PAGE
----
Building A Go-To-Market Strategy – Remote Capabilities

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The changing nature of work and the growing trend towards a remote-first model means it’s important for companies to optimize the processes involved to gain maximum benefit. I’ve seen first-hand, for instance, how impactful a solid globalized remote operating strategy can be for a business looking to grow and expand. This is especially true given our collective experiences of the past 18 months, where companies the world over have proven time and again that they can thrive in remote environments.

Without doubt, many organizations that had little or no experience of flexible working culture before lockdown have barely missed a beat, despite the inevitable challenges. This has resulted in a widespread shift in mentality from employers and their workers alike, and the idea that full time, office-based work is the only way to succeed has been overtaken by events. Today, remote and hybrid working arrangements are quickly becoming a minimum standard in the jobs market, with employees putting it high on their list of requirements when considering new opportunities.

Talent without frontiers

This shared emphasis on flexibility also means that companies are now more focused than ever on hiring the best talent, no matter where each person is based around the world. This is particularly significant given the widespread and chronic talent shortages seen across many industries. The ability of US companies to source people from EMEA, APAC or Latin America, for instance, not only helps close resource gaps but for international companies, brings them closer to their customers. It’s an approach that can be particularly useful for teams focused on delivering localized customer, operational and financial support.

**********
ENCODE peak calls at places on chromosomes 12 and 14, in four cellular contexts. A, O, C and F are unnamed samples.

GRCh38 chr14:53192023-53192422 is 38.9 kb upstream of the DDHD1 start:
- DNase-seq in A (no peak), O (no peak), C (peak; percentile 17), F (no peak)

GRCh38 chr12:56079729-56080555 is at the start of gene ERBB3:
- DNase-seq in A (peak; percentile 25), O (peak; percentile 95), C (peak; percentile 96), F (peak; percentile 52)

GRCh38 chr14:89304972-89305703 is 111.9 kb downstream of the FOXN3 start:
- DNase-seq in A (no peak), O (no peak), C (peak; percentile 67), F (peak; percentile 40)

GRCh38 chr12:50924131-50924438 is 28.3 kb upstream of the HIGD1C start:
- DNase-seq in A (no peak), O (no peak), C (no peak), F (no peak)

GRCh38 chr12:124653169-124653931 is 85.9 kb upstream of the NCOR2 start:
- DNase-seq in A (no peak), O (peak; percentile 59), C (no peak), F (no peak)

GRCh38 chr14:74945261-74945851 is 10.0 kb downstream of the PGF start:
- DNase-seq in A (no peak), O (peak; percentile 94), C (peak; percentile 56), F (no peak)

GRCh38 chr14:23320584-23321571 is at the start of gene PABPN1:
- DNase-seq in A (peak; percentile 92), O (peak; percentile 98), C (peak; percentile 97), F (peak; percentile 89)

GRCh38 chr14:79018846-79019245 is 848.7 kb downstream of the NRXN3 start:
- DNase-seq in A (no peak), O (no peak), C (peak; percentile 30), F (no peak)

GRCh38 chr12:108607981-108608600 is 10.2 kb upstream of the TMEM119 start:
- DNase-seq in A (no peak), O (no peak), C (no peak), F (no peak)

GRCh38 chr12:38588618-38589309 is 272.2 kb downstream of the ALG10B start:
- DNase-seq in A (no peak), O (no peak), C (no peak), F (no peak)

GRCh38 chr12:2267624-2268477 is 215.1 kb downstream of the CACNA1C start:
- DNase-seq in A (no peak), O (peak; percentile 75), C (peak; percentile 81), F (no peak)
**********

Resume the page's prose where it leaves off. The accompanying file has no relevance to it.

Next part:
In developing a remote-first business model, there are some key issues to consider. For instance, setting out clear policies for employees to follow will help ensure the process works equally for everyone involved. Start by developing a written handbook which sets out precise guidance. For example, what are the rules for off-hours communication and how does the employee draw a line between work and personal time? What about employees who want to move locations – even to another country – and continue to work remotely? This and many other questions can be answered by studying the approach taken by others, learning from their experiences and setting out the approach that works for your organization.

Every remote-first culture should also prioritize mental health. It’s clear that some people struggle with feeling disconnected because of the lack of in-person social contact remote working can bring. Employers should be focused on the well-being of their teams and try to accommodate the remote/hybrid working preferences for each person wherever practical.

Strong communication channels are also key. Think of it this way: if we accept that a good ratio of employees to managers is 7-1, it’s important that these leaders walk the talk of being open and available to their teams, making sure they feel comfortable if they want to come to you with an issue.

As far as physical meetings, it’s likely that before long most people will be able to get back to having in-person interaction again. And as health and safety allows, it will also be important to encourage teams to reignite the social side of working together. This is especially significant for people who particularly miss this as part of their working life and see it as a part of a well-rounded working environment. But, as with many of these considerations, giving employees flexibility and choice is now more important than ever.

The bottom line is remote work is here to stay. Forward thinking, adaptable employers will embrace a remote-first policy that incorporates a hybrid schedule so people can make the culture work for them. Those that do will be ideally placed to succeed in an increasingly globalized economy where a flexible culture is becoming increasingly important to employers and individuals alike.

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